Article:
The Manila SEA Games is officially slated to start on November 30 but some events would start five days earlier. Just as in previous Games, questions of whether the hosts are ready with all the arrangements, is being asked once again.
Is hosting the biennial Games worth it?
The cost of hosting the SEA Games has ballooned multiple times in recent years. The Philippines Games is expected to cost an estimated P7.5 billion (RM1.614b) with the Filipino government forking out a whopping P6.1 billion (RM1.313b).
The KL SEA Games saw the government allocating RM450 million and close to RM100 million collected through sponsorship. This was not inclusive of the millions more allocated for the preparation of the national athletes as well as for the upgrading of venues. The upgrading of the venues alone was close to RM1 billion.
Singapore SEA Games in 2015 was hosted at an estimated RM740 million while Myanmar spent close to RM 1 billion in 2013.
When the Philippines last hosted the Games in 2005, it spent less than P300 (RM65 million). The SEA Games this year was originally to be hosted by Brunei, but Brunei declined because of “organizational reasons”.
To host the Games, countries have to invest in building or improving existing infrastructures including venues. Myanmar, for instance invested in building new facilities in their new capital city of Naypittaw.
Without government injection of funds, hosting the SEA Games would never be possible. None of the previous SEA Games have ever been organised without major funding from the respective government.
While how the funds were spent comes under the scrutiny of relevant government agencies, issues of corruption in awarding contracts and mismanagement of fund also arises during these multi-sports events.
Hosting the Games is seen as an avenue to promote ASEAN relationships through sports and not about the money spent. But many also feel that the money spent should be for the benefit of locals.
They suggest that investment in social issues, such as education and health care, would be a a better way to promote and achieve the general good for the citizens. This is especially so when countries like the Philippines have plenty of social problems to tackle.
Since it inception, the SEA Games has also established itself as an important social institution to unearth new sporting talents and heroes as well as promoting a healthy society.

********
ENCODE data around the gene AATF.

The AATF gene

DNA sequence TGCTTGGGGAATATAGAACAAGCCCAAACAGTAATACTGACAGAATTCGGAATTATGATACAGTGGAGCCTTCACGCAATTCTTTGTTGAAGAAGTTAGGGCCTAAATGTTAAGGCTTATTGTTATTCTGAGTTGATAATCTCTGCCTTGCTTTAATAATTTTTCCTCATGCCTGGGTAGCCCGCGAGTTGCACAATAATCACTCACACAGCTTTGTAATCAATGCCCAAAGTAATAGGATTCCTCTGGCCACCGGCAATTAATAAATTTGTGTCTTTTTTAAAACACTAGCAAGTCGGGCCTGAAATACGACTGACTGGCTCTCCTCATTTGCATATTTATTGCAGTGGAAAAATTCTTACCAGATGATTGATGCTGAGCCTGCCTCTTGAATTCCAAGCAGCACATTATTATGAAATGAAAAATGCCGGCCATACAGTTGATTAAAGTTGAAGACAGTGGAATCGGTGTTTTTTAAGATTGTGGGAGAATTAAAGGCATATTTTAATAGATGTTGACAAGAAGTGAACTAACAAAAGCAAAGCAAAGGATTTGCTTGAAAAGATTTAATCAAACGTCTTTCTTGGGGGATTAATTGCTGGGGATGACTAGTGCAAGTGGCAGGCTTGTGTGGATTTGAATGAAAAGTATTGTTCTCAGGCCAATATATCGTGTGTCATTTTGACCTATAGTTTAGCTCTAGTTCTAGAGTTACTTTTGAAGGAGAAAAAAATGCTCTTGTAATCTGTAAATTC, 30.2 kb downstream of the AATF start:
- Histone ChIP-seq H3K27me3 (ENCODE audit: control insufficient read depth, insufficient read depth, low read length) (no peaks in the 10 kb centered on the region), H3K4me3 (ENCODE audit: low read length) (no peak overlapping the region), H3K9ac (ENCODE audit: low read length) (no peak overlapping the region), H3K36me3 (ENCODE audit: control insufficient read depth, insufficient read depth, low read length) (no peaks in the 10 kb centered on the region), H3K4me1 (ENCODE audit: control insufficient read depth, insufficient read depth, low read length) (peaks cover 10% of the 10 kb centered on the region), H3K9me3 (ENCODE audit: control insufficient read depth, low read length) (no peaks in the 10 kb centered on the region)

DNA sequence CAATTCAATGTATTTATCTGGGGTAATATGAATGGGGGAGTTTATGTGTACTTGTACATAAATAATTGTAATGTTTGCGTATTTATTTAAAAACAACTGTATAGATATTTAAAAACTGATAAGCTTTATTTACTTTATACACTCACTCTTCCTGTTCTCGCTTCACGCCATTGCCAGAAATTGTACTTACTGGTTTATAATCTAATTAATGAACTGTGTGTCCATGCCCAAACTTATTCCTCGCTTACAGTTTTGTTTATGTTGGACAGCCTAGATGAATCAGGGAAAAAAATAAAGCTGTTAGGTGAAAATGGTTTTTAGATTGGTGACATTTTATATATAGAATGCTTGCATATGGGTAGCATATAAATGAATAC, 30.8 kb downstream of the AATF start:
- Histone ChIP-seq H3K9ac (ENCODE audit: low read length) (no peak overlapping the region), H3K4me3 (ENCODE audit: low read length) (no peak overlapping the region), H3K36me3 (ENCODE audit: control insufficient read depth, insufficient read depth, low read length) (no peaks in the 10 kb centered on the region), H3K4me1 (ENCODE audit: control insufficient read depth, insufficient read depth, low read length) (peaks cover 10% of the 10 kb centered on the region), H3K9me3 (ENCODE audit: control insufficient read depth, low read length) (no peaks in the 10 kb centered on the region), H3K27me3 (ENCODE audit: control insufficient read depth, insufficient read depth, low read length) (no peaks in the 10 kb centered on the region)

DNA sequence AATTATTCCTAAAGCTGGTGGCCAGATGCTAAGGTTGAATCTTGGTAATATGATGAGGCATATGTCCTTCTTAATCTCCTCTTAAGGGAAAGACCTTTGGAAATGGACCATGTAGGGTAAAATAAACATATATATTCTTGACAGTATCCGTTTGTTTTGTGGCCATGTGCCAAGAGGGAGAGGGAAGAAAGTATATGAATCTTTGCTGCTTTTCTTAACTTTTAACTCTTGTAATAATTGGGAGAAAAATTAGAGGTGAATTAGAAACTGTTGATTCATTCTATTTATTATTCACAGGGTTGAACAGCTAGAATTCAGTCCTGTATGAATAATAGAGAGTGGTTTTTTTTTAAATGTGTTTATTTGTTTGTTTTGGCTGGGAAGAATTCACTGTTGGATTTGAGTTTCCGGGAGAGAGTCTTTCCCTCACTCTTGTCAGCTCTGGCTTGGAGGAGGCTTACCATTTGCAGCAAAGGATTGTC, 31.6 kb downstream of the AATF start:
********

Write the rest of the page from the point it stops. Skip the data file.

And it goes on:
Hosting the Games also sees the participation of volunteers, that in turn contributes to the education and positive lifestyle of the younger generation.
And if the hosts own athletes rake in the medals, just as Malaysia did two years ago, it also creates a general sense of happiness.
But all these is seen only as a temporary benefit s and measures, as once the Games are over, people have to get back to their normal grind.
Take a look at what happened in Brazil after they hosted the Olympics. It did not improve the lives of the common Brazilians as they had to face the burden of a poor economy.
Olympic venues built at the cost of millions ended up in a state of abandonment and disrepair.
How is the Philippines coping with the preparation for the Games? Whilst the organising committee is putting up a brave front, it is not all that rosy behind the scenes.
Some venues are still not ready, forcing the delay in setting up the facilities and equipment needed. The IT management system for registration and results is still not fully operational. Questions on the readiness of the traffic flow for the Games may not be answered until the Games itself goes into full swing.
The KL Games in 2017 despite claims as the best by the hosts, was also plagued by numerous problems including the IT system and ticketing.
Hosting the SEA Games can be troublesome and put a strain on the daily lives of the host city’s residents. The Philippines are expected to increase security not only at the venues but in the whole city for the Games.
The Philippine National Police (PNP) is set to enforce a gun ban covering Calabarzon, Central Luzon, La Union, and Metro Manila during the Games.
The Civil Aviation Authority of the Philippines (CAAP) has issued “no-fly zones” during the opening and closing ceremonies in surrounding areas of the Philippine Arena in Bocaue, Bulacan and New Clark City in Capas, Tarlac.
The Metropolitan Manila Development Authority (MMDA) has also recommended the suspension of classes in at least seven universities and colleges in Manila as part of its traffic management plans. The MMDA has also announced a stop and go traffic system flow and this would most certainly see motorists and commuters being delayed with their daily routines.
Such changes are not peculiar to Manila and is common feature to any hosts of the Games. Not all residents relish the thought of having to endure such changes to their daily routine.
Is hosting the SEA Games worth it?
It all depends to whom you are talking to and when the conversation takes place – before, during or after.